Training and Enterprise Council chiefs have challenged further education college leaders to provide them with hard evidence of TECs running courses in direct competition with further education institutions.
TEC national council officials issued the challenge this week following fresh claims that some TECs are contravening the terms of their contract with the Department of Employment by acting as training providers rather than purchasers, and setting up programmes already being run locally by colleges.
And they hit back with their own concerns over colleges "poaching" private training providers from the TECs, with the backing of superior resources supplied by the Further Education Funding Councils.
John Troth, head of the TEC national council's training policy group and chairman of North East Wales TEC, has asked the Association for Colleges to show him the evidence backing claims made by colleges in an AFC survey that TECs are setting up their own training programmes.
The AFC said it believed it had uncovered cases of TECs setting up companies to run courses, and was in the process of investigating the details. But Mr Troth said the accusations appeared to be the product of misunderstanding or the worries of college heads facing ambitious growth targets.
"They are worried about private providers, and they are trying to make the case that TECs ought to be supporting colleges. But at the end of the day they are only one of several providers on their patch, and they have to make themselves competitive," he said.
His comments were backed up by Graham Hoyle, chief executive of Gloucestershire TEC and a member of the policy group, who described the colleges' claims as "a red herring", and Chris Humphries, TEC national council chairman, who said that in three years of college allegations he had yet to see a scrap of evidence.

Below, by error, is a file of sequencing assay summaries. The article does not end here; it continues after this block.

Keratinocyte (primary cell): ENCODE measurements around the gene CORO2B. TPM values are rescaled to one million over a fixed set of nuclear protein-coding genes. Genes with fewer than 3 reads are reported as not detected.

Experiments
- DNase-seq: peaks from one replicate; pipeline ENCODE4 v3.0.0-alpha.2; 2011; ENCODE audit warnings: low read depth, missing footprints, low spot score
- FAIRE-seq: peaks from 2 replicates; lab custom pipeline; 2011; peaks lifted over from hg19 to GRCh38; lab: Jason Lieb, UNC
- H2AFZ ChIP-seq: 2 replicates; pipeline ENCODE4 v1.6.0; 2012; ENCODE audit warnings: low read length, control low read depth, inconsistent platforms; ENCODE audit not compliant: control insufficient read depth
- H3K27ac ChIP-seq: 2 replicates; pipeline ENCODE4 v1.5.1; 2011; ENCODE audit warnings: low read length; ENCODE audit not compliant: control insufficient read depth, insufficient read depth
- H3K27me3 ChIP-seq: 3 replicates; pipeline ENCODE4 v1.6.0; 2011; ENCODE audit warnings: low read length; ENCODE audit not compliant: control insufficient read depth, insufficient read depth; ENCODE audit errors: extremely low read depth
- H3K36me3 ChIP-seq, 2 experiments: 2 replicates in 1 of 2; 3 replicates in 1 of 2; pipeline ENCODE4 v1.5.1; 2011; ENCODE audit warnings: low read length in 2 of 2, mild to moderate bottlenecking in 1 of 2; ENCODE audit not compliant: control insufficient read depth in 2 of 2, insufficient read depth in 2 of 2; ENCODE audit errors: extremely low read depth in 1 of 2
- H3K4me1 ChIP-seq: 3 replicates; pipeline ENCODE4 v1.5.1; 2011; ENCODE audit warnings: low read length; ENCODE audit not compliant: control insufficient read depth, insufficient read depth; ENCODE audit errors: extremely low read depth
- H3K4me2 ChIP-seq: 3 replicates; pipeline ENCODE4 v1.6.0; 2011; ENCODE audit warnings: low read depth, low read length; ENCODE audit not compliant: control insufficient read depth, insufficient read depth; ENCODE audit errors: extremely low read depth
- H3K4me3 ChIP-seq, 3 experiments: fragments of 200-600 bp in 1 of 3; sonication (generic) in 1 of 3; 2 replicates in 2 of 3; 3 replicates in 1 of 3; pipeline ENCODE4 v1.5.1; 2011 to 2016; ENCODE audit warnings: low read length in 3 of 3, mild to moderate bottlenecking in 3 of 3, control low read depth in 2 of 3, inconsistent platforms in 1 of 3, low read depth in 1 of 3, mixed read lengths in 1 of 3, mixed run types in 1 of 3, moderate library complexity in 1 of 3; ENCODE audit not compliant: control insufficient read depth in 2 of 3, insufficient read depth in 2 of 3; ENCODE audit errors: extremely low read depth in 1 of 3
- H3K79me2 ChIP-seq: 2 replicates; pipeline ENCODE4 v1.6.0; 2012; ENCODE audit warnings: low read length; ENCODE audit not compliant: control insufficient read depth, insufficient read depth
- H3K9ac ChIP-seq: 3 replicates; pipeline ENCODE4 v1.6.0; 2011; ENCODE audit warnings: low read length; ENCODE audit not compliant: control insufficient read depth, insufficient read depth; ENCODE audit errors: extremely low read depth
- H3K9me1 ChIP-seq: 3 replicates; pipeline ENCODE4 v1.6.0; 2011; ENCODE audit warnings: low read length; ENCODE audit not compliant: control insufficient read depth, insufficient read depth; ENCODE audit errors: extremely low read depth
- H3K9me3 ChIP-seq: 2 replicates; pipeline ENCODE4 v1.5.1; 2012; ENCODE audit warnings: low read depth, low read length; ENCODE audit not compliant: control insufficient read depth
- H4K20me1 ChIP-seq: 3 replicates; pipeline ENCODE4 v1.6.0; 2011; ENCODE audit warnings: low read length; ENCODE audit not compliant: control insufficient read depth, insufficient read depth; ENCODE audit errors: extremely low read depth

Yet the AFC's concerns have been echoed by some TEC representatives. Gwynneth Flower, chief executive of CENTEC in Central London, said she thought some TECs were tempted to set up their own training operations as colleges pulled out of poorly-funded Youth Training schemes.
Mr Troth said TECs were also concerned about colleges competing with them by contracting out training provision to private providers.
"It is not a fair competition, because while a TEC is paid on average around Pounds 1,700 a year to support a trainee the colleges get between Pounds 2,000 and Pounds 3,000," he said.
Ruth Gee, chief executive of the Assocation for Colleges, responded by asking "Where is the evidence that this is happening?", and she called for clarification of the role of TECs in the sector.
"Colleges are not frightened of competition. They have demonstrated quite well that they are able to handle it. What they are concerned about is an apparent blurring by TECs of the distinction between training providers and purchasers."